The Seventies: The Great Shift In American Culture, Society, And Politics

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Da Capo Press, Apr 18, 2002 - History - 334 pages
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Sweeping away misconceptions about the "Me Decade," Bruce Schulman offers a fast-paced, wide-ranging, and brilliant examination of the political, cultural, social, and religious upheavals of the 1970s. Arguing that it was one of the most important of the postwar twentieth-century decades, despite its reputation as an eminently forgettable period, Schulman reconstructs public events and private lives, high culture and low, analyzing not only presidential politics and national policy but also the broader social and cultural experiences that transformed American life. Here are the names, faces, and movements that gave birth to the world we now live in-from Nixon and Carter to The Godfather and the Ramones; from Billie Jean King and Phyllis Schlafly to NOW and the ERA; from the Energy Crisis to Roe v. Wade. The Seventies is an astutely provocative reexamination of a misunderstood era.
 

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LibraryThing Review

User Review  - morbidromantic - LibraryThing

Don’t let the title deceive you. This book spans 1968 to 1985, though to understand the influences and legacy of the 1970s, it’s necessary to look a little before and ahead. You’ll get a little of a ... Read full review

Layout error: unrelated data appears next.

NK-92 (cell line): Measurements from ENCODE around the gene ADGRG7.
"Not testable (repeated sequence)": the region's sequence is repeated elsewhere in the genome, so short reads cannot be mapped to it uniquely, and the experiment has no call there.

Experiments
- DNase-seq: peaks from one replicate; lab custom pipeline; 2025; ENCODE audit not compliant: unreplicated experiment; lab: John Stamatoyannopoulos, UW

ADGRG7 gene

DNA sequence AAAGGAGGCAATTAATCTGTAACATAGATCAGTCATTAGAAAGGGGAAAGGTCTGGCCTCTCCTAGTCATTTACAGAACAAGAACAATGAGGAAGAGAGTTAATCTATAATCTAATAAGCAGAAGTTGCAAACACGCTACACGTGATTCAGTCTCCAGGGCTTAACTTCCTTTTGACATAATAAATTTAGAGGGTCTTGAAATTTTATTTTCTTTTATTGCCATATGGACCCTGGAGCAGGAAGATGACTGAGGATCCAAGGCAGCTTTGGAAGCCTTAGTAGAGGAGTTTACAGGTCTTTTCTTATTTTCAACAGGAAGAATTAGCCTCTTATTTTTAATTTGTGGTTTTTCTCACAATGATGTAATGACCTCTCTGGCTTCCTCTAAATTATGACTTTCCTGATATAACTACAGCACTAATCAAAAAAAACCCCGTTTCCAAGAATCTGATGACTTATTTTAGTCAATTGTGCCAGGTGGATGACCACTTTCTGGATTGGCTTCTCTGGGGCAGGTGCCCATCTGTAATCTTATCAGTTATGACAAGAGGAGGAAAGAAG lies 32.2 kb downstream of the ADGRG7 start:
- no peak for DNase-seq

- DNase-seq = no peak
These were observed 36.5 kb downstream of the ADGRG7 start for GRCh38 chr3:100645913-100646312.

The seventies: the great shift in American culture, society, and politics

User Review  - Not Available - Book Verdict

Last year, conservative polemicist David Frum asserted in How We Got Here (LJ 2/15/00) that it was the Seventies rather than the Sixties that defined the final quarter of the American century ... Read full review

Contents

The Sixties and the Postwar Legacy
1
The Nixon Presidency
23
From Racial Integration to Diversity
53
Seeking and Finding in the Seventies
78
The Rise of the Sunbelt and the Reddening
102
Jimmy Carter and the Crisis of Confidence
121
Rebellion
144
Conclusion End of the Seventies End of the Century 253
156
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Roots Too
Matthew Frye JACOBSON
Limited preview - 2006
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About the author (2002)

Bruce J. Schulman is Director of American Studies at Boston University. A frequent contributor to publications such as the Los Angeles Times, Schulman lives in Brookline, Massachusetts.

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